Skip to Content
North Carolina Newspapers

The Charlotte post. (Charlotte, N.C.) 1918-????, November 08, 1973, Image 1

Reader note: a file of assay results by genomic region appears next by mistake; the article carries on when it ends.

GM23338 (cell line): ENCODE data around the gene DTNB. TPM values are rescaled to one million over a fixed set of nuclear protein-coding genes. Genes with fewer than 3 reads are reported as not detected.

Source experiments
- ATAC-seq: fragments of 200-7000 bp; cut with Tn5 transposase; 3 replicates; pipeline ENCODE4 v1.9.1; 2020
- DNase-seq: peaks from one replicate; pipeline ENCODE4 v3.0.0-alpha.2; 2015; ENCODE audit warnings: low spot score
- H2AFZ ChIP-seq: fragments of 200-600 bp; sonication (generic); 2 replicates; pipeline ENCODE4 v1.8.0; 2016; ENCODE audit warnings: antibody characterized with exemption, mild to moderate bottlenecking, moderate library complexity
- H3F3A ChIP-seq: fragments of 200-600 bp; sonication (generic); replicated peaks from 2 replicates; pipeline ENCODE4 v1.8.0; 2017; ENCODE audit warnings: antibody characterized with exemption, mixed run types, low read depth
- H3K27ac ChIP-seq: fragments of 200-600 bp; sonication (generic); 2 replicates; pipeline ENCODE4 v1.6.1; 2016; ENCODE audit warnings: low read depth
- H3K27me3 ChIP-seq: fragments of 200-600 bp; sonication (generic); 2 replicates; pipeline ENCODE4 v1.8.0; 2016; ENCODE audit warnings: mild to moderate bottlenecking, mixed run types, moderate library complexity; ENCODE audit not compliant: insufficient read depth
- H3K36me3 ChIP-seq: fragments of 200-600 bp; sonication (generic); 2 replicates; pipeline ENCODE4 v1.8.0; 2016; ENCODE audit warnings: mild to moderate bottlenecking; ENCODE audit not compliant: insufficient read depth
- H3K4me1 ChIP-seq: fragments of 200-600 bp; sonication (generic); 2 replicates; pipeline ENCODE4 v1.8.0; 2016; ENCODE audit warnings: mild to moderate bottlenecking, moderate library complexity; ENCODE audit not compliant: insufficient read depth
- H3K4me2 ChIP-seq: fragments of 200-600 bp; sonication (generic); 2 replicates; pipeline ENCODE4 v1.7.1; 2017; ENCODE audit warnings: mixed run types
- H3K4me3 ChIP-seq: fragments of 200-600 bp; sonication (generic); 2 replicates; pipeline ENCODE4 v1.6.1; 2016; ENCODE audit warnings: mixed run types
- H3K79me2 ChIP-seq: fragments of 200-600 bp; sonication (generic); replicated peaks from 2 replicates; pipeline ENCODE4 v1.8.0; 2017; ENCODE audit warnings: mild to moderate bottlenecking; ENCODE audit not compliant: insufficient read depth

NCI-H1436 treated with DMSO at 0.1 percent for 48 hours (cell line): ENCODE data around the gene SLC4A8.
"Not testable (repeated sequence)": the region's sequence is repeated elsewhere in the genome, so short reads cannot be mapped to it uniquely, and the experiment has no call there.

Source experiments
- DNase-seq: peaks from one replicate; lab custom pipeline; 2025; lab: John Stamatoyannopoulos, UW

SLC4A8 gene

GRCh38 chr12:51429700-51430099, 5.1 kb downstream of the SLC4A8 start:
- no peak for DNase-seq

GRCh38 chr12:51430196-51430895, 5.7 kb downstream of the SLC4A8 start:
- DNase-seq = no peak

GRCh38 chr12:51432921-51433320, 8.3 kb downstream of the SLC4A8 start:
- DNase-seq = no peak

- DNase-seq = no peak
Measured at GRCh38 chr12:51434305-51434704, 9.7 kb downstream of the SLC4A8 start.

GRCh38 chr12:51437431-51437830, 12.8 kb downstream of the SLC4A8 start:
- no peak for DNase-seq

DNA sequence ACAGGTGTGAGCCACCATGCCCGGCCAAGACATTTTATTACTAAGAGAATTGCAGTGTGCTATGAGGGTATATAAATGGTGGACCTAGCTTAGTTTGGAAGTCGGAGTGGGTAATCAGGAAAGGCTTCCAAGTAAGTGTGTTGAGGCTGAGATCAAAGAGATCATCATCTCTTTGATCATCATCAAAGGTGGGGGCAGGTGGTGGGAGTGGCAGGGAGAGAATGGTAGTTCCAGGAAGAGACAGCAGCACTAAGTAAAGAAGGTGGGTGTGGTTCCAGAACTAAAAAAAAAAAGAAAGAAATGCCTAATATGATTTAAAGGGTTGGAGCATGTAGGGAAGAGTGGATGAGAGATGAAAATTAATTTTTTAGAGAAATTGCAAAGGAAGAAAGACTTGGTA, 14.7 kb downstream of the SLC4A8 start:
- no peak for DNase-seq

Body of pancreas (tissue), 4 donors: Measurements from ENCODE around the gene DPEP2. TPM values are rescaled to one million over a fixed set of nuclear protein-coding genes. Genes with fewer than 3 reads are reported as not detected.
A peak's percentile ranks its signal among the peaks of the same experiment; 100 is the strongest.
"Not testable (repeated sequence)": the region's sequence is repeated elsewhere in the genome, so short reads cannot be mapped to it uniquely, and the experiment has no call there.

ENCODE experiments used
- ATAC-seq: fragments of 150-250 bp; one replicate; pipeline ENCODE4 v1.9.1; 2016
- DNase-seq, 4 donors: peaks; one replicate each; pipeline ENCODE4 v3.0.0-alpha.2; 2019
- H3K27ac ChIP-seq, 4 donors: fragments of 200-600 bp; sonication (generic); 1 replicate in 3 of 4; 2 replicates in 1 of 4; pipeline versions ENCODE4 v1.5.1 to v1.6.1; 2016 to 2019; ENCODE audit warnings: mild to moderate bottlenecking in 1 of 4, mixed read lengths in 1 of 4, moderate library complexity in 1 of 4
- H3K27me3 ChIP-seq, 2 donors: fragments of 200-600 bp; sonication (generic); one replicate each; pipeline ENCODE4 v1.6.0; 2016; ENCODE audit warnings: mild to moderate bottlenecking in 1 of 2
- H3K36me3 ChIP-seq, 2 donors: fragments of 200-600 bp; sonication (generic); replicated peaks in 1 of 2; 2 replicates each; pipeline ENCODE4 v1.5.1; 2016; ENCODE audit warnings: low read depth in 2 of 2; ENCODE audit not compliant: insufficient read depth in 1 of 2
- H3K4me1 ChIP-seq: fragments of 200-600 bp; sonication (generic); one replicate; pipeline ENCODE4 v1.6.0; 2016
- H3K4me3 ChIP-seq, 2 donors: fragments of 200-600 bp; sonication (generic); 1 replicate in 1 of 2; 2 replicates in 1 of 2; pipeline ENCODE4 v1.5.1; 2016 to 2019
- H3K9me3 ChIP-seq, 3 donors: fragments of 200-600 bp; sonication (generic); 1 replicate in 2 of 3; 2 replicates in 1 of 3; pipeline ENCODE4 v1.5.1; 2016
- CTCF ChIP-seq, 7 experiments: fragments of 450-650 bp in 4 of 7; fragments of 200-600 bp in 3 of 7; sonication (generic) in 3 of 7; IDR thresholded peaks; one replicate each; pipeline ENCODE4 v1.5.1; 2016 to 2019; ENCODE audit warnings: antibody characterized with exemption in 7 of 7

Below is the OCR text representation of this newspaper page. It is also available as plain text as well as XML.